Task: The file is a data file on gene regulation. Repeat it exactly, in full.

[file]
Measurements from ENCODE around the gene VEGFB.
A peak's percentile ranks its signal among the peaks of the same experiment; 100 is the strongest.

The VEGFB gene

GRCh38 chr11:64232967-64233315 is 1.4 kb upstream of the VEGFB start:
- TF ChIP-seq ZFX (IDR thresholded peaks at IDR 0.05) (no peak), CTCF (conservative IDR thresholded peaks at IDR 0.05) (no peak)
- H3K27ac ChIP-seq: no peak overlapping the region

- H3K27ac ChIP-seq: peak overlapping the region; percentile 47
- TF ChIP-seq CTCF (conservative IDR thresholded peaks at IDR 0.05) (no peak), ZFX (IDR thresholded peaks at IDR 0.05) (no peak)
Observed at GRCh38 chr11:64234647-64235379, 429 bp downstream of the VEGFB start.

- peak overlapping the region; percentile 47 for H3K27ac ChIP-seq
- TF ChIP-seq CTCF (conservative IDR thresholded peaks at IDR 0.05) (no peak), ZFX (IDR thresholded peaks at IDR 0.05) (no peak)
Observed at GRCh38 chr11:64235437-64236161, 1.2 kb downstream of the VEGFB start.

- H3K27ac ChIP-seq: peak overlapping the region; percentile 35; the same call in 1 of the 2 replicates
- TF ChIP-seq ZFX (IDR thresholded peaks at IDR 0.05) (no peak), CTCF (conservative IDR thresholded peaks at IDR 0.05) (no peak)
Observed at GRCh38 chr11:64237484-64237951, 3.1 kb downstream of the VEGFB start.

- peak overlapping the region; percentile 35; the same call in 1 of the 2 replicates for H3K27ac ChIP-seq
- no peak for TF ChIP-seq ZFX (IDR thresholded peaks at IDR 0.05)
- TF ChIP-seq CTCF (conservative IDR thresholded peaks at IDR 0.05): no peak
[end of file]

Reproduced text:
Measurements from ENCODE around the gene VEGFB.
A peak's percentile ranks its signal among the peaks of the same experiment; 100 is the strongest.

The VEGFB gene

GRCh38 chr11:64232967-64233315 is 1.4 kb upstream of the VEGFB start:
- TF ChIP-seq ZFX (IDR thresholded peaks at IDR 0.05) (no peak), CTCF (conservative IDR thresholded peaks at IDR 0.05) (no peak)
- H3K27ac ChIP-seq: no peak overlapping the region

- H3K27ac ChIP-seq: peak overlapping the region; percentile 47
- TF ChIP-seq CTCF (conservative IDR thresholded peaks at IDR 0.05) (no peak), ZFX (IDR thresholded peaks at IDR 0.05) (no peak)
Observed at GRCh38 chr11:64234647-64235379, 429 bp downstream of the VEGFB start.

- peak overlapping the region; percentile 47 for H3K27ac ChIP-seq
- TF ChIP-seq CTCF (conservative IDR thresholded peaks at IDR 0.05) (no peak), ZFX (IDR thresholded peaks at IDR 0.05) (no peak)
Observed at GRCh38 chr11:64235437-64236161, 1.2 kb downstream of the VEGFB start.

- H3K27ac ChIP-seq: peak overlapping the region; percentile 35; the same call in 1 of the 2 replicates
- TF ChIP-seq ZFX (IDR thresholded peaks at IDR 0.05) (no peak), CTCF (conservative IDR thresholded peaks at IDR 0.05) (no peak)
Observed at GRCh38 chr11:64237484-64237951, 3.1 kb downstream of the VEGFB start.

- peak overlapping the region; percentile 35; the same call in 1 of the 2 replicates for H3K27ac ChIP-seq
- no peak for TF ChIP-seq ZFX (IDR thresholded peaks at IDR 0.05)
- TF ChIP-seq CTCF (conservative IDR thresholded peaks at IDR 0.05): no peak